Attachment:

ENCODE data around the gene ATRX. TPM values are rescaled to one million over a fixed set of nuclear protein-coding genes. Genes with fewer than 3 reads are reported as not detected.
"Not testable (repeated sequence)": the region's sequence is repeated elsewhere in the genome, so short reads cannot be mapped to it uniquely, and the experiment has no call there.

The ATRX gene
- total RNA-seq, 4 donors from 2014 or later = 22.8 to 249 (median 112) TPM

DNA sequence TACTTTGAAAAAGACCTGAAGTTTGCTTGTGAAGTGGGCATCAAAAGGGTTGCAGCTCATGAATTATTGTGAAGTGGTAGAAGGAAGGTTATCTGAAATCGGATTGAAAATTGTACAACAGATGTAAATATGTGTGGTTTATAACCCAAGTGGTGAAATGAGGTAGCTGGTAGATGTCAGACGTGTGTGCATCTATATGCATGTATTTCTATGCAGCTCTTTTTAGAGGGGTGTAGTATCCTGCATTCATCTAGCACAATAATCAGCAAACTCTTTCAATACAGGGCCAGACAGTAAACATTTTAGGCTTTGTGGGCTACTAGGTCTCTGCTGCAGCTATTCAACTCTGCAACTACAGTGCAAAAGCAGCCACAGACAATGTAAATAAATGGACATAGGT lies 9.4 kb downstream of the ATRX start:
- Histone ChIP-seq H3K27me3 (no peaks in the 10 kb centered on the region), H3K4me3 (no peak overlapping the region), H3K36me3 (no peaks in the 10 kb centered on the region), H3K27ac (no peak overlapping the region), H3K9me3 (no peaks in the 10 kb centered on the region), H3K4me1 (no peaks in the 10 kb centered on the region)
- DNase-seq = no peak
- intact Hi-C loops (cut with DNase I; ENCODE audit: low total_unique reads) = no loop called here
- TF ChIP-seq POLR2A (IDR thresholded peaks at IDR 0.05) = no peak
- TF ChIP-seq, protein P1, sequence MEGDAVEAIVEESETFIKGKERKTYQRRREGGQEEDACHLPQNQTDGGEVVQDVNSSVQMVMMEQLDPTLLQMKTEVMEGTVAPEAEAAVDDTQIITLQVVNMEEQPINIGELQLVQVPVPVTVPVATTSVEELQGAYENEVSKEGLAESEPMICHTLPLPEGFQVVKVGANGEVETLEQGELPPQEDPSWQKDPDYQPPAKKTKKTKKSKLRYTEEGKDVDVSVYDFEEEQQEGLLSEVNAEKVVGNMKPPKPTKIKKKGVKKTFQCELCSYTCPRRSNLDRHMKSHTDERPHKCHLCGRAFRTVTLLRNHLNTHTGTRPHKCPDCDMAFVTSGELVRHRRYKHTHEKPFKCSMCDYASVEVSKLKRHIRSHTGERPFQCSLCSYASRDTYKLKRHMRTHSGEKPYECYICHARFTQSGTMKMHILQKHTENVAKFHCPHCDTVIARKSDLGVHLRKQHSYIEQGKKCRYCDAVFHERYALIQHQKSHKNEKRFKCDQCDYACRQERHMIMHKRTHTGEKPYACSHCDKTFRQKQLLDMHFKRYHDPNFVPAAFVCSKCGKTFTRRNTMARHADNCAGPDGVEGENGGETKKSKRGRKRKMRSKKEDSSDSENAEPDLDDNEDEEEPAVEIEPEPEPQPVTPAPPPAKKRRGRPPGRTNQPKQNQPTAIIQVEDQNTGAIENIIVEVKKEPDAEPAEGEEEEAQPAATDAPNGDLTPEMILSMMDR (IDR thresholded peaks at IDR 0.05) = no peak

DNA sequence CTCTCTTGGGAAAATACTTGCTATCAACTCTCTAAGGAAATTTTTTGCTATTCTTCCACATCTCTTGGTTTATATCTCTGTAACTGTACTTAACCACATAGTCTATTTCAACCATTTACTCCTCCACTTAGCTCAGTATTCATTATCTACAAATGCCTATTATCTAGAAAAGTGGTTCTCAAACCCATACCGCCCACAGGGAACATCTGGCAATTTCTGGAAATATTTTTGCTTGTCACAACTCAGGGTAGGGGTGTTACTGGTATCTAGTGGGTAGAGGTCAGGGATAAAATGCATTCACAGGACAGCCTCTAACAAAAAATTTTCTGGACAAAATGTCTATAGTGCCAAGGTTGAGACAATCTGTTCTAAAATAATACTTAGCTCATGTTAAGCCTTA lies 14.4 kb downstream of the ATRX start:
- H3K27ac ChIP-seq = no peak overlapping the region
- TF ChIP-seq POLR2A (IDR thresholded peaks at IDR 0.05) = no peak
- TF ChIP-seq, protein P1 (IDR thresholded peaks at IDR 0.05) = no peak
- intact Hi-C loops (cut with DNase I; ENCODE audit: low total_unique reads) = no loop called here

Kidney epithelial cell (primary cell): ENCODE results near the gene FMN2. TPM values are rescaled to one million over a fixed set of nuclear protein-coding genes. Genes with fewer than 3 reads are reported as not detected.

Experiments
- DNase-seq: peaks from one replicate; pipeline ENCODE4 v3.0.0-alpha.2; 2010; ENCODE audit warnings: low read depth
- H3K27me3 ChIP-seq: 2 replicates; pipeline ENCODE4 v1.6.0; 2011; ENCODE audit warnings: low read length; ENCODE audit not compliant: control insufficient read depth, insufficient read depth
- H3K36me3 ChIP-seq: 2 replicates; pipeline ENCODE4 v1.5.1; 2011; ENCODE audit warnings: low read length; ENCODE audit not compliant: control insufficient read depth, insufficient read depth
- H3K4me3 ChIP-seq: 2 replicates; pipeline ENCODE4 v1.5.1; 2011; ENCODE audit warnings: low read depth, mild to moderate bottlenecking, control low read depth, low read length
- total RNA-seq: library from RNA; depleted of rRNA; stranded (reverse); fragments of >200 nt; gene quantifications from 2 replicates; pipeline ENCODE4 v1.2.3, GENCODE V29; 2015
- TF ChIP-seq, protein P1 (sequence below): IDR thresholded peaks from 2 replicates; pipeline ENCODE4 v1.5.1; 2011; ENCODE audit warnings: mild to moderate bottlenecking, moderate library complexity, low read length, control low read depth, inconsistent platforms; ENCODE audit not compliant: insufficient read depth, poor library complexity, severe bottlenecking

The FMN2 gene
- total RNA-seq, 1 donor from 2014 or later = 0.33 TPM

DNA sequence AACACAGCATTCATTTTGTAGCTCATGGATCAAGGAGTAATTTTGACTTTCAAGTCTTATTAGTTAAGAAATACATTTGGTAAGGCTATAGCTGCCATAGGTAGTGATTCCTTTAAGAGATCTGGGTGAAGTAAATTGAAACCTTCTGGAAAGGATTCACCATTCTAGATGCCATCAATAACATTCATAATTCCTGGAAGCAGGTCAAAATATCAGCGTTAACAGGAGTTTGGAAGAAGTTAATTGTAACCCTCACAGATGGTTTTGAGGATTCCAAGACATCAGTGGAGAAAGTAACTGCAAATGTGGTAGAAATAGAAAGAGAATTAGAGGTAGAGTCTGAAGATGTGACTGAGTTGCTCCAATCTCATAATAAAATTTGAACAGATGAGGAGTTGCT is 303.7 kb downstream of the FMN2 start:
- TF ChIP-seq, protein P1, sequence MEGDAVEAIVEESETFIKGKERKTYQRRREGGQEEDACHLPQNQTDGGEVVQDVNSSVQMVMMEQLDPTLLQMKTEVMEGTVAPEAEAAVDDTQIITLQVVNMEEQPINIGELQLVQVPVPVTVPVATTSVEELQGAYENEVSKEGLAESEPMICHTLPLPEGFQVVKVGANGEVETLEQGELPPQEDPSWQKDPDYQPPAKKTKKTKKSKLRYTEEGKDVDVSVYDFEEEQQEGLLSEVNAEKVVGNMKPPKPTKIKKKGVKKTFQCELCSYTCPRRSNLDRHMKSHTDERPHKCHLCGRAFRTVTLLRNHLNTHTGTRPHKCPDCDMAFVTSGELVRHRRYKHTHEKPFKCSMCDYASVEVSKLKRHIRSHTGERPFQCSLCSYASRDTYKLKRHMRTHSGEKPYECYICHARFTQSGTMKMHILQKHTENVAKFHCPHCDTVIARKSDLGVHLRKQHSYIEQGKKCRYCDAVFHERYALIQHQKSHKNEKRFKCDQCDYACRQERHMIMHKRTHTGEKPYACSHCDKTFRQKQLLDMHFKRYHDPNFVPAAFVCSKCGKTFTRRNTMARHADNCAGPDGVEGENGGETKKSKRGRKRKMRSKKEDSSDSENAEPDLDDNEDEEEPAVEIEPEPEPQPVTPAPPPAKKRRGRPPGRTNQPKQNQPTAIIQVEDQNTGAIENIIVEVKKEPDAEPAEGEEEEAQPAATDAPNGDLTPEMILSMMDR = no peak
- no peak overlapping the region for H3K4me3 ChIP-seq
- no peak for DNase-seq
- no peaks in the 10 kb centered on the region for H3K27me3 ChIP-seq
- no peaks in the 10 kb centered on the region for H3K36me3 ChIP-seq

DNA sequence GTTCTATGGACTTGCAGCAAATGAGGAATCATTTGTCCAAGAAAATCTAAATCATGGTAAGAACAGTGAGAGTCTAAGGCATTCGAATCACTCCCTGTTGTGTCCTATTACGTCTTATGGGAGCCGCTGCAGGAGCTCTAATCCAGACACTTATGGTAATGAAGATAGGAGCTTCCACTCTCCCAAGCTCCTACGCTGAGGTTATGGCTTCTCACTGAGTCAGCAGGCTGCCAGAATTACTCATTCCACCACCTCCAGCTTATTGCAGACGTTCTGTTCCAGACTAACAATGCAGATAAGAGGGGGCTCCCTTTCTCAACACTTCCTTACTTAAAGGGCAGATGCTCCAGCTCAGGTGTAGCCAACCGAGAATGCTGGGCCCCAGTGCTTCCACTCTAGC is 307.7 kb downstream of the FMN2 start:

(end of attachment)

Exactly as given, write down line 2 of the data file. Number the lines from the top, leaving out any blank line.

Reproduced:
"Not testable (repeated sequence)": the region's sequence is repeated elsewhere in the genome, so short reads cannot be mapped to it uniquely, and the experiment has no call there.